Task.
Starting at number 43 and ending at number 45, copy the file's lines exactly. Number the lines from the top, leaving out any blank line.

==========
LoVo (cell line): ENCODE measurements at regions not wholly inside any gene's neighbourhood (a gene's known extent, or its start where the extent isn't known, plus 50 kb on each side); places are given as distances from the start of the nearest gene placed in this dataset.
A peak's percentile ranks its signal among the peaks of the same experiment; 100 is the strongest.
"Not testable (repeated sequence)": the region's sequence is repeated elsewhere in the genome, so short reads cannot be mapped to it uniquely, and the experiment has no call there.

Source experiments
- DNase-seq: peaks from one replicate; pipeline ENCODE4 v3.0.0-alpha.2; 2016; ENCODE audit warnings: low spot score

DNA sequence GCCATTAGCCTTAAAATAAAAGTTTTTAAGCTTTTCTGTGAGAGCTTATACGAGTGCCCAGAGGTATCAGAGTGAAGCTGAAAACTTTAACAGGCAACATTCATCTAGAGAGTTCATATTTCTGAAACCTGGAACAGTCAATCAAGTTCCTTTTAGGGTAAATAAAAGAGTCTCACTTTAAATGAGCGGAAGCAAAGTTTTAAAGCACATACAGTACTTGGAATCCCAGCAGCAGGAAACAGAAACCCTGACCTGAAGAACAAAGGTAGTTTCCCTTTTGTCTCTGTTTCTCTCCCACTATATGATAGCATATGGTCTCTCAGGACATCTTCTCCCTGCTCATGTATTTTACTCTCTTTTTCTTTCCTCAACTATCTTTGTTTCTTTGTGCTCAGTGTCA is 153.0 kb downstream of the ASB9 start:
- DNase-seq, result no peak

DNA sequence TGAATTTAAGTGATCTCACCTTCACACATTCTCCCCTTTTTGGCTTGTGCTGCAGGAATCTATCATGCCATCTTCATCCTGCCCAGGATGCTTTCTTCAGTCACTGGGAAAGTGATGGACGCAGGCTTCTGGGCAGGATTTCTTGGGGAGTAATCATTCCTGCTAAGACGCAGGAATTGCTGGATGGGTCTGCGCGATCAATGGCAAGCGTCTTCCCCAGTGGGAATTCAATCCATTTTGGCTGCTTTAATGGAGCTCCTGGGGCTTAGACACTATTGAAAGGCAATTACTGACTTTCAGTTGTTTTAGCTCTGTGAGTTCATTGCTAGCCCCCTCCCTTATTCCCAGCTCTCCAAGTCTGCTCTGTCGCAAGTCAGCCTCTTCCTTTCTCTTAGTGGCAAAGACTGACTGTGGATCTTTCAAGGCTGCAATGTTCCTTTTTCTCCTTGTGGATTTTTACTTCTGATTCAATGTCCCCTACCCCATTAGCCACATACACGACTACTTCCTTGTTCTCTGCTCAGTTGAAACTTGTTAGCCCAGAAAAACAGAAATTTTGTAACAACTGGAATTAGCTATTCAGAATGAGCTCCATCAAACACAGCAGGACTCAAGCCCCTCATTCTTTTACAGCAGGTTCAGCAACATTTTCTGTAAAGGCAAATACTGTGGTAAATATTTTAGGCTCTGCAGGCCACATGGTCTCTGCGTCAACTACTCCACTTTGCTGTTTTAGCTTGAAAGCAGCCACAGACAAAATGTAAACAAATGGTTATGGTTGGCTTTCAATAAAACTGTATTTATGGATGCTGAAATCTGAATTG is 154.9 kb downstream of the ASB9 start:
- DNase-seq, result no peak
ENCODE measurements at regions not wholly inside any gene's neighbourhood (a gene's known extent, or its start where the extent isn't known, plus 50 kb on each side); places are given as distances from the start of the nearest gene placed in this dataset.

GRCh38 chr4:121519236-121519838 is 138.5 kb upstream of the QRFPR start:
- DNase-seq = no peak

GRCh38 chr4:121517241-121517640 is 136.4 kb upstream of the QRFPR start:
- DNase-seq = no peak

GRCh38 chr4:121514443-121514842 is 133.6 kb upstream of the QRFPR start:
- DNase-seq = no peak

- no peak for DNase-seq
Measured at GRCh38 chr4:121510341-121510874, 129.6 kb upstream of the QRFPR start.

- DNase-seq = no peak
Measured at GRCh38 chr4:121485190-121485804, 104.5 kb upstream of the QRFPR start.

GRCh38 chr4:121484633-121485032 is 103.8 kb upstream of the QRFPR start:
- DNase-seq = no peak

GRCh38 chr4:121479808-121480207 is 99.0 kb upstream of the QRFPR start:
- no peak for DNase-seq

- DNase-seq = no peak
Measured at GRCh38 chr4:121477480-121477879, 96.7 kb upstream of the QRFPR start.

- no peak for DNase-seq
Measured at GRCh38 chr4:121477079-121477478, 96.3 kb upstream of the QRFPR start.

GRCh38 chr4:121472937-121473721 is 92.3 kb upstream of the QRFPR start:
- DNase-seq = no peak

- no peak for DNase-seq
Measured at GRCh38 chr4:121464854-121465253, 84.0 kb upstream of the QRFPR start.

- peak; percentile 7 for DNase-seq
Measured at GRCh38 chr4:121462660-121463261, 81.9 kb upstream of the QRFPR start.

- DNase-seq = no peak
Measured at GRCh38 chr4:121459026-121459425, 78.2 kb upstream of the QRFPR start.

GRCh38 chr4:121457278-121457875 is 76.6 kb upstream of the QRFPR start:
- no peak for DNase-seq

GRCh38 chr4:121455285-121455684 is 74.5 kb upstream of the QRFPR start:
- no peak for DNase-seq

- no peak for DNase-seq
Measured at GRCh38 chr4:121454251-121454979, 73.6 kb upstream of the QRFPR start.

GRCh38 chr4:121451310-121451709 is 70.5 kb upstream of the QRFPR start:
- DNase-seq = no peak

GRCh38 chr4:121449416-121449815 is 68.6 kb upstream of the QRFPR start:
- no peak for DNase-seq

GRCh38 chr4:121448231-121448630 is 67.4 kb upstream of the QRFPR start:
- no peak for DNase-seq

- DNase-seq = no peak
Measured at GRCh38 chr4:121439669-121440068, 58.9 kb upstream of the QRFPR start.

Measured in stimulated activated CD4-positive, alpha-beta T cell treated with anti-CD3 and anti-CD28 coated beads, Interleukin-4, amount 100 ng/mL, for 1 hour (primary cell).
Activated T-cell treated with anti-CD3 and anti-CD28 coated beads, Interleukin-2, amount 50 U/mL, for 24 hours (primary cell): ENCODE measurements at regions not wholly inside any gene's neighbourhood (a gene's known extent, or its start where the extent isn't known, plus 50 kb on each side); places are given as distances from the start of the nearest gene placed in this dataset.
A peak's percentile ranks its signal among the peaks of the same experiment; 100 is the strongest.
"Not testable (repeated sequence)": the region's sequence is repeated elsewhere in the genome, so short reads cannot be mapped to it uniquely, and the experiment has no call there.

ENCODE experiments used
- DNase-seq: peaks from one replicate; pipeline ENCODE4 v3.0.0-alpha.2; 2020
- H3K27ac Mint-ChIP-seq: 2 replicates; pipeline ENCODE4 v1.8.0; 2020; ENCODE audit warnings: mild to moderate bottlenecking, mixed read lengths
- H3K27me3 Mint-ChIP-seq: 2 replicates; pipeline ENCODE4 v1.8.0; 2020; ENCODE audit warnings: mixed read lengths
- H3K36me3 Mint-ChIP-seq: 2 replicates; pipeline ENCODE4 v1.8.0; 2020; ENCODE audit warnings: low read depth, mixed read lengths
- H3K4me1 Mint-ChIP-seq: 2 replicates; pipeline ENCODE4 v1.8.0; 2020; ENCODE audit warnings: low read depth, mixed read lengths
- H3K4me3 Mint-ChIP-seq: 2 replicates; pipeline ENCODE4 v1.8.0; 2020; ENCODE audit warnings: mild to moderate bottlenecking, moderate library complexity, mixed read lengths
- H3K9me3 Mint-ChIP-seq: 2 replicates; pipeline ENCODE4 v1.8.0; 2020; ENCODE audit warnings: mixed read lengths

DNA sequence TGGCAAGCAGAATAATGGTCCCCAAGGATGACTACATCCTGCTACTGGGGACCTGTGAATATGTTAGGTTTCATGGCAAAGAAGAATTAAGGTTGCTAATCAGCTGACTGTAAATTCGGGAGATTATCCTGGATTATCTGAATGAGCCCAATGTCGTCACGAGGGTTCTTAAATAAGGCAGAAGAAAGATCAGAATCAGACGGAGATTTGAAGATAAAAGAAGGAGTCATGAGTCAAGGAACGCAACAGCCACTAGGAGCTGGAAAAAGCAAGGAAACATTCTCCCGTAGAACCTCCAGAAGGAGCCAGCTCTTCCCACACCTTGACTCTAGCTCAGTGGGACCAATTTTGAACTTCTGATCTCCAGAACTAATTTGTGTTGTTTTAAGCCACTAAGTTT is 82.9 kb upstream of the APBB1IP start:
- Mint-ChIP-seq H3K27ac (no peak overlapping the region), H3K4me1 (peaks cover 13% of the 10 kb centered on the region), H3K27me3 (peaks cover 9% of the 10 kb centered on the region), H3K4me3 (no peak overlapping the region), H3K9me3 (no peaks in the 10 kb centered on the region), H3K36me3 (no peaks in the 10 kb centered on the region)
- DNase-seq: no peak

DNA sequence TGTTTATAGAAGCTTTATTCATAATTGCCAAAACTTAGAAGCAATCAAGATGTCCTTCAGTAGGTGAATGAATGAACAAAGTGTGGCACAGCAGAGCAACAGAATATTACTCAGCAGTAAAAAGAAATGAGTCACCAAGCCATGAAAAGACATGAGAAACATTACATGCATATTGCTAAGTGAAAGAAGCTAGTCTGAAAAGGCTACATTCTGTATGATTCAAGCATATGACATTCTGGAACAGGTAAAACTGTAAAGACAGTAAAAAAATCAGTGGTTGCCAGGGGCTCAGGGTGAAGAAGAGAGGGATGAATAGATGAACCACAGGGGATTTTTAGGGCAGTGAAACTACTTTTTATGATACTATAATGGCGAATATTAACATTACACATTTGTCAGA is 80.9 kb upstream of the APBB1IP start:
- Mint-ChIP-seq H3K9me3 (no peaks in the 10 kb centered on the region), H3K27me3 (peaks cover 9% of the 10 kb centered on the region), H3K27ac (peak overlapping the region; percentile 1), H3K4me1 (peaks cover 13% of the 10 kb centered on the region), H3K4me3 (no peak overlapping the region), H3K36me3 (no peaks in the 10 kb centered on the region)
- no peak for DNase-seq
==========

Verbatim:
GRCh38 chr4:121451310-121451709 is 70.5 kb upstream of the QRFPR start:
- DNase-seq = no peak

GRCh38 chr4:121449416-121449815 is 68.6 kb upstream of the QRFPR start: